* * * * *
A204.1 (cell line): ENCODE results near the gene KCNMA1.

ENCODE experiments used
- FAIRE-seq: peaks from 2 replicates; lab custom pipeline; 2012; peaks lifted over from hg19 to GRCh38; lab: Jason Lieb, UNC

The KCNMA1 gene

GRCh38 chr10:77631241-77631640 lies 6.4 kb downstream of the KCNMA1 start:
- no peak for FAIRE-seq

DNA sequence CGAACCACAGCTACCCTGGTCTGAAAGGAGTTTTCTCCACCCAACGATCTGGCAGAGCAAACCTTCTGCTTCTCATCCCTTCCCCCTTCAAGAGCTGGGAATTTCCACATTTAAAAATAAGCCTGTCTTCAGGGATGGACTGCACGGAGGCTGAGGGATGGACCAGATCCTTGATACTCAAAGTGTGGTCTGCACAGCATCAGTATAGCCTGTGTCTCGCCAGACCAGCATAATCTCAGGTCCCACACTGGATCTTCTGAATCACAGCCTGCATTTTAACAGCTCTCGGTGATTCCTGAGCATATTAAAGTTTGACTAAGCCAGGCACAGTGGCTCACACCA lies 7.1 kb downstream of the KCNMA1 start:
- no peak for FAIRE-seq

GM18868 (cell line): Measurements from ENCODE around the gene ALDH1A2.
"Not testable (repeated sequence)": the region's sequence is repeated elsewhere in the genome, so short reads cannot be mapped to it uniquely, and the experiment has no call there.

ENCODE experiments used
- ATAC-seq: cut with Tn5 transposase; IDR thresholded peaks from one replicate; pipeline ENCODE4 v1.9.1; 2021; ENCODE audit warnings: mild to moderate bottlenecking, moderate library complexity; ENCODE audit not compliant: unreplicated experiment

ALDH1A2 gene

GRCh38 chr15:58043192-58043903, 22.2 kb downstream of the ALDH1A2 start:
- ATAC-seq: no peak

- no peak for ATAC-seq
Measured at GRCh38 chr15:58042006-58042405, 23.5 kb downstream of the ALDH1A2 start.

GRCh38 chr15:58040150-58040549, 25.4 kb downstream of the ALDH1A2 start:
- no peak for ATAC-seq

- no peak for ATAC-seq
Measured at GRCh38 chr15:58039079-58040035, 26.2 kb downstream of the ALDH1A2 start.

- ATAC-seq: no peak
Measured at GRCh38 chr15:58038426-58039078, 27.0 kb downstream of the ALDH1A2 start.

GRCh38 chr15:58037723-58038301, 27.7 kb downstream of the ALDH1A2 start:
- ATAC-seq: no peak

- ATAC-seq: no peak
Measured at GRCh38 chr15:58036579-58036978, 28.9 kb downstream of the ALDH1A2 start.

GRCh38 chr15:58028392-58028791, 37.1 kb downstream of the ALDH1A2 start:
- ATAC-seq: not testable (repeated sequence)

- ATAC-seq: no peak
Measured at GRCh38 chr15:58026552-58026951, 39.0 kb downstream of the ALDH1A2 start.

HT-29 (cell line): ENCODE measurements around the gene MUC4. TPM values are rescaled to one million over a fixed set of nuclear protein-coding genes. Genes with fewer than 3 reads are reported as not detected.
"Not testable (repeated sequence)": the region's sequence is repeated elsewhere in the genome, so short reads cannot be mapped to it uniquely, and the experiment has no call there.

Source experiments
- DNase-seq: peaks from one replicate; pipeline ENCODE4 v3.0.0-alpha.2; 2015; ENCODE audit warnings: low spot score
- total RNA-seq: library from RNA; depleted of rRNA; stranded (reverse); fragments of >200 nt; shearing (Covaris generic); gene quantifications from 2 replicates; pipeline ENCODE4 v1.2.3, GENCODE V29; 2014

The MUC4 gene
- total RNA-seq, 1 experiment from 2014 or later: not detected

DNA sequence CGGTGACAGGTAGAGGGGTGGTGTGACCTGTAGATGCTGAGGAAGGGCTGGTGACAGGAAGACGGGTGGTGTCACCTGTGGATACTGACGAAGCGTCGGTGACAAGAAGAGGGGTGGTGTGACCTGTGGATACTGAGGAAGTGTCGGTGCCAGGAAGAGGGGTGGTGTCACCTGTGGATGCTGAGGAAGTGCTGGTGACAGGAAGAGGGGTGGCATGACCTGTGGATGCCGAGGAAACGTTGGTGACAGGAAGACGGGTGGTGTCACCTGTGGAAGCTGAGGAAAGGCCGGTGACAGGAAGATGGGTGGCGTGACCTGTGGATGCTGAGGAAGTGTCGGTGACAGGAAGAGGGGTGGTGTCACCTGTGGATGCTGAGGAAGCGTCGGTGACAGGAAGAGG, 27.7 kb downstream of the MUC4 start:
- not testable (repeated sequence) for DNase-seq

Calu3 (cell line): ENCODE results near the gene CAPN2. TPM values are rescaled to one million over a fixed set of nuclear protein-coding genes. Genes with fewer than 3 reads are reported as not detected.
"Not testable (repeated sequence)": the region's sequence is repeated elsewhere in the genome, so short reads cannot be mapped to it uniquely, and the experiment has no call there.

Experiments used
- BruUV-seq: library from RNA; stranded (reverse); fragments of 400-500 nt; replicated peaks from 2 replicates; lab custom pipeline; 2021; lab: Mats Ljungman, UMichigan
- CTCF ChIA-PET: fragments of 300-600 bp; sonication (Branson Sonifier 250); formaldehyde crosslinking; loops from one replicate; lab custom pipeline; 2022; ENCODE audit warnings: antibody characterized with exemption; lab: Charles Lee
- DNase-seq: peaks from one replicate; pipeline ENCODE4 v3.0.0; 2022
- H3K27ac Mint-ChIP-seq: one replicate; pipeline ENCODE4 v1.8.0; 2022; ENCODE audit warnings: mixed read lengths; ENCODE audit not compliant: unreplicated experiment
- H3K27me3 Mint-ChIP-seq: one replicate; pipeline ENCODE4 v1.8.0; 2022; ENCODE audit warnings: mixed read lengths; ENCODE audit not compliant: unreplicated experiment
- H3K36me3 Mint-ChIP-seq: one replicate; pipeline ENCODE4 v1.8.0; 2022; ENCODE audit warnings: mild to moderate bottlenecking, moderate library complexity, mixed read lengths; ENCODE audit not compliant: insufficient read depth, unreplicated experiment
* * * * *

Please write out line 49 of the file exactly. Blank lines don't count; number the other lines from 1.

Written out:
- H3K36me3 Mint-ChIP-seq: one replicate; pipeline ENCODE4 v1.8.0; 2022; ENCODE audit warnings: mild to moderate bottlenecking, moderate library complexity, mixed read lengths; ENCODE audit not compliant: insufficient read depth, unreplicated experiment